Saturday on the sandbar produced little more than an oiled and strikingly hooded adult vegae with a somewhat reduced amount of black in its wingtip. Sadly, this bird left the minute I turned up, so I was only able to manage photos of it flying away. There were obviously plenty of other birds out there on the sand, though all of them now feel to be very familiar. I haven't posted any photos of Caspian Tern Hydroprogne caspia yet, so one is below, as is yet another of Greater Crested Tern Thalasseus bergii, many more of which are now starting to arrive.


At the outset, it felt like the joke was going to be on me on Sunday, as I hit Qi Gu much later in the morning than I had wanted to and found fishermen out on my sandbar (so no gulls) and just the two female Daurian Redstarts present in Area A. I took a look in my reserve woodlot (which has made something of a small recovery since it was battered by Typhoon Soudelor last summer, though it still lacks tall trees which will reduce its appeal to many birds) and there was nothing in there other than the locally-wintering first-winter male nominate race Brown Shrike Lanius cristatus, which looked odds-on that it was going to be the best bird of the day for most of it.


On both Friday and Saturday, I had spent a decent amount of time inland looking for Oriental Plover Charadrius veredus, a bird which is moving through the region right now and which can be quite a tricky one to catch up with. I decided to try the apparently 'traditional' stopover site at Jiang Jun this afternoon, but drew a further blank there. Although it was approaching late afternoon by the time I had finished at Jiang Jun, rather than head home, I headed towards Da Jhou on the outskirts of Tainan, ostensibly to year tick Oriental Pratincole Glareola maldivarum (as this is generally where they appear first), though it was also at the back of my mind that I had seen Oriental Plover there in the past. I found two pratincoles straight away, and when I walked into the field to photograph them, a third bird put its head up from behind a lump of mud: an Oriental Plover!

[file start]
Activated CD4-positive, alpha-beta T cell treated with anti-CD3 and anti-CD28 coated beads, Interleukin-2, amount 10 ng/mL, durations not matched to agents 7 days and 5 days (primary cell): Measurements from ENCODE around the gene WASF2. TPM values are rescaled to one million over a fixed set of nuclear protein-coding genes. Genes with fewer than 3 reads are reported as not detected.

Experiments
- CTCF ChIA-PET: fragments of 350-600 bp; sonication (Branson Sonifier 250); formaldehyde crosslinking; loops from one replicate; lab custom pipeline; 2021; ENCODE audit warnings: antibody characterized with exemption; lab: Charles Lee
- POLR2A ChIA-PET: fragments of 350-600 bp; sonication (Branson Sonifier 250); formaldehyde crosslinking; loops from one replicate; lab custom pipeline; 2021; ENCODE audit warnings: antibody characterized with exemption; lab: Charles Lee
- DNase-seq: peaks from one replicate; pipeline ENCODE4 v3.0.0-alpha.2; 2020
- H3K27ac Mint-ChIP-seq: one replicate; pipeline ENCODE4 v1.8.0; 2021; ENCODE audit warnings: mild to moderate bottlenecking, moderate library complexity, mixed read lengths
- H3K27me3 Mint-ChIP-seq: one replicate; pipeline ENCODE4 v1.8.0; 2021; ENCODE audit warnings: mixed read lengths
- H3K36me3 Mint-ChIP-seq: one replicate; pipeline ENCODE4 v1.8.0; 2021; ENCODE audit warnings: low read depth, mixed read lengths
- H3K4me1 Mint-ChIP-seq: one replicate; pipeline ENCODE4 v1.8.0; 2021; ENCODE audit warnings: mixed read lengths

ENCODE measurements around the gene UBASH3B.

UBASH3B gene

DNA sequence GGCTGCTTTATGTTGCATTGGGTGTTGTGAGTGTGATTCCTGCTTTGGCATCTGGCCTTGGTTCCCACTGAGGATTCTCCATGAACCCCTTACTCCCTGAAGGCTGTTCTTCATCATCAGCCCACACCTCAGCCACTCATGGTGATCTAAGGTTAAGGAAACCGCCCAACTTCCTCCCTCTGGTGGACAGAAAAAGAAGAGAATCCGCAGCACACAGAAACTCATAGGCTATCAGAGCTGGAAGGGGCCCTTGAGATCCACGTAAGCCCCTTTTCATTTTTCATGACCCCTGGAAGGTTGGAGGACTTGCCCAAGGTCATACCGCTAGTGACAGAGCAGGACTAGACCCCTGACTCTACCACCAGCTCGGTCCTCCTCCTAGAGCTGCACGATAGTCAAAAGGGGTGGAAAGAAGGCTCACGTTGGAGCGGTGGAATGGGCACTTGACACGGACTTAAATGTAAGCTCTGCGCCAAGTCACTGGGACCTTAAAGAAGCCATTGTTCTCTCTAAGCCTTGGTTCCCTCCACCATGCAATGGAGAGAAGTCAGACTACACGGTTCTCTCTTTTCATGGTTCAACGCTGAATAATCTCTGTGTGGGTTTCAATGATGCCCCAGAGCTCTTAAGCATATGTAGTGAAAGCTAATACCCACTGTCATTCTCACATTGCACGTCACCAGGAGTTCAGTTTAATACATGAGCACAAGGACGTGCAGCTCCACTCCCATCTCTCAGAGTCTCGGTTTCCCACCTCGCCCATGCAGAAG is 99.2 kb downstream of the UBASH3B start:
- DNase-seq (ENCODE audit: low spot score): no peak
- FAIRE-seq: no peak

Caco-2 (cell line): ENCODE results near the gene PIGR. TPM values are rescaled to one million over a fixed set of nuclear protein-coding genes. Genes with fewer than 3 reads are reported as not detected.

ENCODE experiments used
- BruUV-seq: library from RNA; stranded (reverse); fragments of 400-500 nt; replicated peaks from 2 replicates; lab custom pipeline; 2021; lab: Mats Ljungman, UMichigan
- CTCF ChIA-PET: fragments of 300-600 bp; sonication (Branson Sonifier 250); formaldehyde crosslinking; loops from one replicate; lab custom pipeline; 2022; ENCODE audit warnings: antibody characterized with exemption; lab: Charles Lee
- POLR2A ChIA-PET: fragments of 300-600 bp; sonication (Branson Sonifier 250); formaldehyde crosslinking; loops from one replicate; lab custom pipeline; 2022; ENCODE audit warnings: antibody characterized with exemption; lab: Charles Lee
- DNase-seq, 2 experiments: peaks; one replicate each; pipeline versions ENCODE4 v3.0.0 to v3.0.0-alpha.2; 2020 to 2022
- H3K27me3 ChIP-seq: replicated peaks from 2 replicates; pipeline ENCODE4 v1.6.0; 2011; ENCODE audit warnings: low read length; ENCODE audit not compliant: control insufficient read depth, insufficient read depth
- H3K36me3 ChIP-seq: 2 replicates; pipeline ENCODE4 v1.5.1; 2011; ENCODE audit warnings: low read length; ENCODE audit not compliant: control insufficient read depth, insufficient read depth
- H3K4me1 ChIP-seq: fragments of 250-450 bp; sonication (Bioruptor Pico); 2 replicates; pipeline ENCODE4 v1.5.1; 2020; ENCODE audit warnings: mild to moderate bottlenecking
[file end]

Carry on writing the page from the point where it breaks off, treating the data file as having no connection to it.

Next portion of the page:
This bird was behaving in a most peculiar way, seemingly performing the classic plover 'broken wing trick', and it was only when I got nearer to it that I realised that it was in fact genuinely hurt. A cursory inspection of the bird suggested that nothing obvious was broken, and that it was able to flap both wings, just not generate enough power to take off. I have no idea what had actually happened to it, but guess from the proximity of nearby power lines that it had collided with those on either take-off or landing and had damaged something internally. What an utterly devastating way to catch up with a species I really do find to be quite wonderful and enigmatic, and was indeed whooping with joy about when I first saw its head pop up from behind that mud.


I assumed that such an early arrival as this one must have come in to the area as part of a flock, and proceeded to check the rest of the field. It didn't take long to find 'the others' (a further six individuals), which thankfully were in much better shape than the first one.


So, in the end, this was a weekend (and in fact a day) which perfectly epitomised that which I take home from having gone out 'birding': you might see some birds, you might not, you might feel happy for a time, but ultimately you will come away feeling disconsolate, especially when it dawns on you just how many obstacles 'humanity' is placing (with reckless abandon) in the way of everything else's survival (power lines being but one 'thing' quite low down on a very extensive list). I was absolutely delighted to nail this potential 'banana skin' of a year tick, but not with the way in which I had come across it. Such a bummer and a what depressing way to end a rather gloomy weekend that had otherwise threatened to end on a very high note indeed. Above photos taken in Qi Gu and at Da Jhou, Tainan County 11-13/3/16.